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Log It!

When I was a freshman in high school, I went to a running camp.  One of the presenters at the camp spoke about keeping a running log and how important it was to record all your "data" so that you could look back and see your progress.  And so, like a good little runner, I bought a tablet and starting my very first running log.

The "data" that I recorded back then wasn't too useful, of course.  I mostly wrote about who I ran with (it was apparently very exciting on the days I ran with Stacey!) and what songs we played on the bus rides home from cross country meets.  I rarely kept track of mileage at that point, but I did usually jot down the times I ran in races.  By track that spring I started recording my splits during interval workouts.  The first time I ran under a 70 second quarter was highlighted to no end in that log (yes, I've kept them all) as were a few other feats that year.

By the time I was running in college for Penn State, my logs had come quite a ways.  GPS running watches still weren't a thing but we knew the distances of most of the loops we ran, so I often had pace recorded.  I also kept detailed accounts of how I felt, what hurt and didn't hurt, weight, resting heart rate in the morning and splits for every race.  I also used the log to keep track of how many miles were on each pair of my running shoes and racing flats.  

Once I started heart rate based training for triathlon, my training log migrated to an Excel sheet that had MANY columns.  Almost 10 years later, I have every single swim, bike, run and strength workout recorded that I've ever completed.  My very first swim workout?  8x50 yds at my local YMCA.  Each completed in :53-:55.  Every time I get frustrated with my swimming, I like to take a look back and see just how far I've come. 

My extensive training log collection has definitely been the source of more than a few jokes.  But I'm truly thankful for the treasures that they are.  I like to look back in my high school logs and remember the fun we had as youngsters, running through the neighborhoods and not having a care in the world.  My college logs are reminders of what hard work was all about - running 80-90 mile weeks, much of it very hard.  The injuries that plagued my college career make a bit more sense after perusing through those logs!  My triathlon logs are mostly data driven as I started HR based training but I look back in them OFTEN to remind myself of the progress I've made through the years.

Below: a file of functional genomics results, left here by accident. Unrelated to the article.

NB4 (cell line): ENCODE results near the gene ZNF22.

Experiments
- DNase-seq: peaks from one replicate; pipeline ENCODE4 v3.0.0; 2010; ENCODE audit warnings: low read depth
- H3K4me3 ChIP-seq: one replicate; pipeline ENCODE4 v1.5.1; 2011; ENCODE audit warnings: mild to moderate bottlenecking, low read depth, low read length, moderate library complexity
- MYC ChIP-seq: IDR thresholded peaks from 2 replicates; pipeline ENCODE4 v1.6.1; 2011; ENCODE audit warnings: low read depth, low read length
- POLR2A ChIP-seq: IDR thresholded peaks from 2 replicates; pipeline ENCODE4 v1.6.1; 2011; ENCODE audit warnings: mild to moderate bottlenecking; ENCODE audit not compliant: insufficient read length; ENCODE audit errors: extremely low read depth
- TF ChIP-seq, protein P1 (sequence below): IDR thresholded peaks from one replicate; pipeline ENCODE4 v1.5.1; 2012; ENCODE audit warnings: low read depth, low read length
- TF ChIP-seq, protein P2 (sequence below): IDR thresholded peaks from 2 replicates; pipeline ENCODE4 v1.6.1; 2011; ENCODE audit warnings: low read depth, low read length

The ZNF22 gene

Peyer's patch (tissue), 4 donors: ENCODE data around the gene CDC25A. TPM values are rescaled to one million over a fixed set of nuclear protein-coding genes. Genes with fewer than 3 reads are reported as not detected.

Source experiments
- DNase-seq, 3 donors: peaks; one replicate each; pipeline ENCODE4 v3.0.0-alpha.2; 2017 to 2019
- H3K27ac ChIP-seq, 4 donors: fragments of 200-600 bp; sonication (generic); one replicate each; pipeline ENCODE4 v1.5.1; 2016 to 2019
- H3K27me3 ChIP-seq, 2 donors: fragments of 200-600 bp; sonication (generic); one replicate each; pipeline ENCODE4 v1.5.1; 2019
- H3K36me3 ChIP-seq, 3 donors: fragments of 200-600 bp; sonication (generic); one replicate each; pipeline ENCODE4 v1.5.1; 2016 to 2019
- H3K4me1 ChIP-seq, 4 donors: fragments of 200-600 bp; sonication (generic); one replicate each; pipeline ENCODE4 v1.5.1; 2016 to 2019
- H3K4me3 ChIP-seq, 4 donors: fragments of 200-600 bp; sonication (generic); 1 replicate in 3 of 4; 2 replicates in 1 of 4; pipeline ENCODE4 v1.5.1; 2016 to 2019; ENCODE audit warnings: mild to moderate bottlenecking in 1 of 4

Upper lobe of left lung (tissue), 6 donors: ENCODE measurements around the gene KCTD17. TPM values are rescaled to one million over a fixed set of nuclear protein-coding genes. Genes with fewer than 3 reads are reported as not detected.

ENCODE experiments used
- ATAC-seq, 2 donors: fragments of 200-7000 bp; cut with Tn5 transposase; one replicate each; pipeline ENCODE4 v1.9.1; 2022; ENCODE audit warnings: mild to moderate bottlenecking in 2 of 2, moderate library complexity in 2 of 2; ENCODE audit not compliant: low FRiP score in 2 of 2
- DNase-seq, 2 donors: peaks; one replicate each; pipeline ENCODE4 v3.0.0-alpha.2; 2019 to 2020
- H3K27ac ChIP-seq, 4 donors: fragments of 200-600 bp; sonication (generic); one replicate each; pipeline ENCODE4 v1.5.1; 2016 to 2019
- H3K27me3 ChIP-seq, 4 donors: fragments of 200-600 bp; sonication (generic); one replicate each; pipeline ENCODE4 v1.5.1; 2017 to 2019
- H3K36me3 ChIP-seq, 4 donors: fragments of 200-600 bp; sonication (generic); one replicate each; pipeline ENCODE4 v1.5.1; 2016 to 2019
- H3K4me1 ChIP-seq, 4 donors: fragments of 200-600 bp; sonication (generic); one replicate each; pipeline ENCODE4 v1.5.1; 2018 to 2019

Now if you are like most people, you probably aren't going to log every split of every workout you've ever done.  BUT, if you are going to start somewhere, keeping track of race results and your progress on race day, is a great place to start!  Luckily there are websites designed to help you do just this, and Beat Your Mark is one such website.  

Beat Your Mark (BYM) is a NEW advanced tool for triathletes and runners that includes race calenders with race results, news and most importantly, the opportunity to ANALYZE all of the above to help you achieve your best performances to date.  Ultimately the purpose of any training log is to help you get faster and that is exactly what BYM will help you do!  You can sign up for BYM for free (and even use Facebook or twitter to do so), at which point you can do the following:

LOCATE competitions and your previous results.

PLAN your season. Customize your race calendar and training.

ANALYZE your evolution with selective graphs.

STUDY your results. Modify and compare to set your future goals.

BEAT your mark by learning more about you!



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